Roughly one out of four school-aged kids has an undiagnosed vision problem. Diagnosing and treating vision problems can lead to improvements in learning, grades, test scores, behavior, and confidence.
That’s why parents need to know the red flags for vision problems in kids.
Blurry vision. If your child complains that things are blurry — or you notice they’re struggling to see (squinting, eye-rubbing, and misreading things), there may be problems with how the eye focuses light. Your child may be farsighted (trouble reading close up, such as with a book or computer) or nearsighted (trouble seeing things at a distance, such as bulletin boards or a movie screen), or they may have astigmatism (problem with the shape of the eye).
Double vision close up. With a problem called convergence insufficiency, the eyes can’t focus together when looking at things at close range such as digital devices, books, and computers. This can cause double vision — as well as blurry vision — up close.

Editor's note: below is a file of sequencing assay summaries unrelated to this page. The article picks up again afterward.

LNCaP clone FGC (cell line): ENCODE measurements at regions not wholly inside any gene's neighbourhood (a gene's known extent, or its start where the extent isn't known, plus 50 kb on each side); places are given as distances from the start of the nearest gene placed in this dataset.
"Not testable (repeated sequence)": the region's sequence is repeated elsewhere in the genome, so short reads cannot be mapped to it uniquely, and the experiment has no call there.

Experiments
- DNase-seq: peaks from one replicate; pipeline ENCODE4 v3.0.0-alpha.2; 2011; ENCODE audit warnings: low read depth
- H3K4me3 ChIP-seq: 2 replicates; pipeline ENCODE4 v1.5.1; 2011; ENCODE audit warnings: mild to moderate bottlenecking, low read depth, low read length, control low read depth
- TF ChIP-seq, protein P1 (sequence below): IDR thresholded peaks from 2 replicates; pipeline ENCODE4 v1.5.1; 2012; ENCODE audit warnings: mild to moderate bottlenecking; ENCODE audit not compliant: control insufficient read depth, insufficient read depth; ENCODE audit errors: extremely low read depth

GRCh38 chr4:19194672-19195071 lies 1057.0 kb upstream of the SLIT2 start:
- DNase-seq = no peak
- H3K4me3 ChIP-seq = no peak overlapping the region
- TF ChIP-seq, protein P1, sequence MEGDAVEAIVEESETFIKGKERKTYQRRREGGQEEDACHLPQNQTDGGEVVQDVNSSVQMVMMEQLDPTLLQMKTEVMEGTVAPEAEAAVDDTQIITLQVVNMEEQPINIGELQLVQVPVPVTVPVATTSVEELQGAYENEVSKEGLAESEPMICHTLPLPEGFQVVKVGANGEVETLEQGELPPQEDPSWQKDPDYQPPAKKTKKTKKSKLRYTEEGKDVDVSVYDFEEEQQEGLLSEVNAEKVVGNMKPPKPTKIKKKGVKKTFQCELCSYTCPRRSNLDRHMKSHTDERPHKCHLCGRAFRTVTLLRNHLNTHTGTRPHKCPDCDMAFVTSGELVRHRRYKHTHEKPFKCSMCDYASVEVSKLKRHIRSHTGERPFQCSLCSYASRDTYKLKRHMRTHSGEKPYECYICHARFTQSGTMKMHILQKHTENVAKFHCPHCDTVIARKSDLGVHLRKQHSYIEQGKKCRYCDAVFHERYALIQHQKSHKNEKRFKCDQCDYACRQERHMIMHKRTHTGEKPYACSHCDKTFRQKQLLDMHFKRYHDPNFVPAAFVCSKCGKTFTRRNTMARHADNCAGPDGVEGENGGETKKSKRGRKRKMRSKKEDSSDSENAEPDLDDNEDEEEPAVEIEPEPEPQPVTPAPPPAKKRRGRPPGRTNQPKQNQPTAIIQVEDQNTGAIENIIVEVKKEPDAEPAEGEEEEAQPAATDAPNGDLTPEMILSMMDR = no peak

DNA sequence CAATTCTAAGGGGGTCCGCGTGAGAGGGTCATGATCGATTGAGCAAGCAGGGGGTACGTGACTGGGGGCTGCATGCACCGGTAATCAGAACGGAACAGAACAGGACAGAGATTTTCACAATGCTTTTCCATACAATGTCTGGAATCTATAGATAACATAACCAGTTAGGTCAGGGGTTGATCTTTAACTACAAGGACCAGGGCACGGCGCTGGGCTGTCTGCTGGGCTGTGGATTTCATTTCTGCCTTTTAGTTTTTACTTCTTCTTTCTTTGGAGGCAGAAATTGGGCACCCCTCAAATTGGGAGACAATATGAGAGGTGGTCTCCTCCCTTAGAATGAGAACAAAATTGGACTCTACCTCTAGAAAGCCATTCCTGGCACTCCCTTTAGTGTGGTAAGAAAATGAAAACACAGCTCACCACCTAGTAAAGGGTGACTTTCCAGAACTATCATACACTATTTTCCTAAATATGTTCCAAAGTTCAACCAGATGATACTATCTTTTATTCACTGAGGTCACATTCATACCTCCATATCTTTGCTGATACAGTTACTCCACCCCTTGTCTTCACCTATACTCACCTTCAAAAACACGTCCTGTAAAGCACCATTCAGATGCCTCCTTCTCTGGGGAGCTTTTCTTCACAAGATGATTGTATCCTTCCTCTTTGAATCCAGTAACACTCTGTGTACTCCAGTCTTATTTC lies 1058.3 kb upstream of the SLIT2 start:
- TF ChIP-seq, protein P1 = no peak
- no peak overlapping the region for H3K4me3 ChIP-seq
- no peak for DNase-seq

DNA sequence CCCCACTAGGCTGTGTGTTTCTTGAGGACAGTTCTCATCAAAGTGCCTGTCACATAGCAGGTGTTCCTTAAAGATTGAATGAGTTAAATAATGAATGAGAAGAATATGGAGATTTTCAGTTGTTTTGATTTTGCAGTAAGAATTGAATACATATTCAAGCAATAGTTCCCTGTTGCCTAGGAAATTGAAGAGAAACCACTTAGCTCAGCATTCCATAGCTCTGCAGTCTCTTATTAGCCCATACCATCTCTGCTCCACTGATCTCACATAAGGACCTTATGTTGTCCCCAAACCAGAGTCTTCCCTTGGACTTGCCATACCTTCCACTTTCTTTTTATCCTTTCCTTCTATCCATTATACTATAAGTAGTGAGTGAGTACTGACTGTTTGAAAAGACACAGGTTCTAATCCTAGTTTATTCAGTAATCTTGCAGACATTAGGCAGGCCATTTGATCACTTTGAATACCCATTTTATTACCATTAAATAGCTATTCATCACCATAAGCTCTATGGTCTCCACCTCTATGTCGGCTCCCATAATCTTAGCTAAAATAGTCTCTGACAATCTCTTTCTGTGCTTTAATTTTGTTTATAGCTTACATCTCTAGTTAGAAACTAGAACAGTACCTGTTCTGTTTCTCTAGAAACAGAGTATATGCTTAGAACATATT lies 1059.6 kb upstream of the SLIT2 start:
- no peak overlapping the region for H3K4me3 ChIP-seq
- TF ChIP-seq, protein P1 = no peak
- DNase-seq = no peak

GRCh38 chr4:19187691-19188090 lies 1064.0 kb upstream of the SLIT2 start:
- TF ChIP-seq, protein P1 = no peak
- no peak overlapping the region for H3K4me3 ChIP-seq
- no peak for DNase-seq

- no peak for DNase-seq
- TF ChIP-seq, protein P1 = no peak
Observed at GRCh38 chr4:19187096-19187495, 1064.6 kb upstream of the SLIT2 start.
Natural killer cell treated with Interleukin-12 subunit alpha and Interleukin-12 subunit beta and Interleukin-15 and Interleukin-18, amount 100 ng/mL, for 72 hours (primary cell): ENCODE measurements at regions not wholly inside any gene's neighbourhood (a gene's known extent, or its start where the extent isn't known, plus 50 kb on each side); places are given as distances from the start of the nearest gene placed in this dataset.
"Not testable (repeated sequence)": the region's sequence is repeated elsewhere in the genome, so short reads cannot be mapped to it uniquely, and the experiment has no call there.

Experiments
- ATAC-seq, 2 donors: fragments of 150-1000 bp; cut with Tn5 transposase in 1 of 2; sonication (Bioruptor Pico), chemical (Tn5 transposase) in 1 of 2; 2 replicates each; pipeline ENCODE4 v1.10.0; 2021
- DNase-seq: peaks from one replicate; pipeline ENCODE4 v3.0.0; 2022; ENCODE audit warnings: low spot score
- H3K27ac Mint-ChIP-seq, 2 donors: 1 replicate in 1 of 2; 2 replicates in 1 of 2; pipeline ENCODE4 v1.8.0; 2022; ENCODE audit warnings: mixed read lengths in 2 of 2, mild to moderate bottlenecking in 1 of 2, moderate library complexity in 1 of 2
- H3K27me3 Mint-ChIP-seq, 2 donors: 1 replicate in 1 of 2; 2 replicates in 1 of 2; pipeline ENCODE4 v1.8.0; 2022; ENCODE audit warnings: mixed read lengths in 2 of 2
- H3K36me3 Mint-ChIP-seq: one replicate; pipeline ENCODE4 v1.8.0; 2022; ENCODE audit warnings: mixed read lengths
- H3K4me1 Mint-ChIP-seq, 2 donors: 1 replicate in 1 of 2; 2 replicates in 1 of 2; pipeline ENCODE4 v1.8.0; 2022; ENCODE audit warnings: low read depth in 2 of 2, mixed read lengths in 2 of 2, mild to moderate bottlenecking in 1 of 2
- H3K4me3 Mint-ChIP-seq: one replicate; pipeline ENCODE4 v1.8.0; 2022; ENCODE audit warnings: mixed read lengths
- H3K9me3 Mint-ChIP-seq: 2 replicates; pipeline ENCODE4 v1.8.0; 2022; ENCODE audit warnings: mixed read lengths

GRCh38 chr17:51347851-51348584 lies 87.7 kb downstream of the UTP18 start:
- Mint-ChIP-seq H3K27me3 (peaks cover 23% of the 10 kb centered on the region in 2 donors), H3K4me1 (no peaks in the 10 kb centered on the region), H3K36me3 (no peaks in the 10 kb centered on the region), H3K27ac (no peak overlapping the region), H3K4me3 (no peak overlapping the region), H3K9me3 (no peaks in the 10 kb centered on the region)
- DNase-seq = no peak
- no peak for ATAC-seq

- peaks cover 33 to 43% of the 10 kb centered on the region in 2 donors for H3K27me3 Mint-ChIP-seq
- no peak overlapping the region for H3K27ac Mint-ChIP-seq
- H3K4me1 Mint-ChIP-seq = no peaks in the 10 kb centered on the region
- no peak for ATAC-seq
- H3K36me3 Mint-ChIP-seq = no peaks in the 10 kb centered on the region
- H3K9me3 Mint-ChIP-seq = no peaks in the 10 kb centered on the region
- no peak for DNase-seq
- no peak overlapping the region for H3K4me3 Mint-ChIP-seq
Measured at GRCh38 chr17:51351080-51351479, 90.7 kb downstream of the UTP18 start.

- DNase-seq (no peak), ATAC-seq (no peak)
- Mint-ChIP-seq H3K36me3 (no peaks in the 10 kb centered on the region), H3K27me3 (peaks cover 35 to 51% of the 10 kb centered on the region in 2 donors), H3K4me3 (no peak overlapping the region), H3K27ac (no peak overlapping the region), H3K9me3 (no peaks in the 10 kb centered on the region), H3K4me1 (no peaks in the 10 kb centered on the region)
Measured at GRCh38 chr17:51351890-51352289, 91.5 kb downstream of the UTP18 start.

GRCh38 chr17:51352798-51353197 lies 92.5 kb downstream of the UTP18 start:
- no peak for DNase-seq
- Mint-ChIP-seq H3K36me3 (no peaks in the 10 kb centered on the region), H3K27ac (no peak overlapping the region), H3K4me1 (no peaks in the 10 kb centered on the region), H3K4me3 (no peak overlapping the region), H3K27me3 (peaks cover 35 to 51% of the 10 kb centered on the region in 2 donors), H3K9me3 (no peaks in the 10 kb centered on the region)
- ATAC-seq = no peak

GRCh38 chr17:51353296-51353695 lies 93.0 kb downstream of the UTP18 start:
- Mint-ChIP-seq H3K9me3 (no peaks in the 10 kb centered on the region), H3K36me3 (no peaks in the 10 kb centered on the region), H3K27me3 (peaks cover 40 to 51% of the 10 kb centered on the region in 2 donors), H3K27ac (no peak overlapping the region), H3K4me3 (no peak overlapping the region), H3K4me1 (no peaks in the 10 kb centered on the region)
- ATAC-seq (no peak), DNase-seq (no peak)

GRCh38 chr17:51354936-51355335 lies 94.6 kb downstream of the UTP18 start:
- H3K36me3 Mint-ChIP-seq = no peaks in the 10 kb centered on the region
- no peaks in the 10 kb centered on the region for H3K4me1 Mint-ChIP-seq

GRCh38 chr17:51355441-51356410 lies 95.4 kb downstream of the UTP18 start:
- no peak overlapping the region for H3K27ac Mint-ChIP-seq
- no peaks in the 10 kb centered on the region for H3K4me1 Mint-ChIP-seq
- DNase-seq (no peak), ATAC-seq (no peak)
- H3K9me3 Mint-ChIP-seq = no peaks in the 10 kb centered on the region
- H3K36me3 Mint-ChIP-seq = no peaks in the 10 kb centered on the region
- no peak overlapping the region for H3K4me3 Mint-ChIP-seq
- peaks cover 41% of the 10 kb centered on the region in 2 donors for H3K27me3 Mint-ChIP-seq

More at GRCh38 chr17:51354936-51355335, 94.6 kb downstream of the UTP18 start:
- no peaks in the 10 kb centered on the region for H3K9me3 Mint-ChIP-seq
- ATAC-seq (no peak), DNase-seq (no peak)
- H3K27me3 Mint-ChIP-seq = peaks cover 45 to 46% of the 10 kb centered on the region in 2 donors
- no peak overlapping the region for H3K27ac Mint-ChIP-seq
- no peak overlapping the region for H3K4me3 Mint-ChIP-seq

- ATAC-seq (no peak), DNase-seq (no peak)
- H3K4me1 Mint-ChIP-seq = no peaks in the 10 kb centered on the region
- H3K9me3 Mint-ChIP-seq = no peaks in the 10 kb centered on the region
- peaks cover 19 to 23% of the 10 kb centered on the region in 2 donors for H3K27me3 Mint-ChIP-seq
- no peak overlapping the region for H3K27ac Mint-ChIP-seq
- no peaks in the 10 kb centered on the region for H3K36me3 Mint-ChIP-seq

A lazy eye. This happens when one eye is stronger than the other. Eventually, the weaker eye gets worse and fails to track the dominant eye. You may notice that one eye seems to “wander.”
Crossed eyes. This happens when the eyes don’t focus on the same thing at the same time. The eyes may look crossed as a result.
Headaches. If your child routinely complains of headaches, they may have an eye problem.
Your child’s pediatrician will likely screen your child for vision problems at their annual exam. If they detect any problems, they’ll refer your child to an optometrist or ophthalmologist for a comprehensive eye exam.
If you notice any signs of vision problems with your child, promptly contact your child’s doctor for a screening. The sooner a problem is caught, the sooner it can be corrected.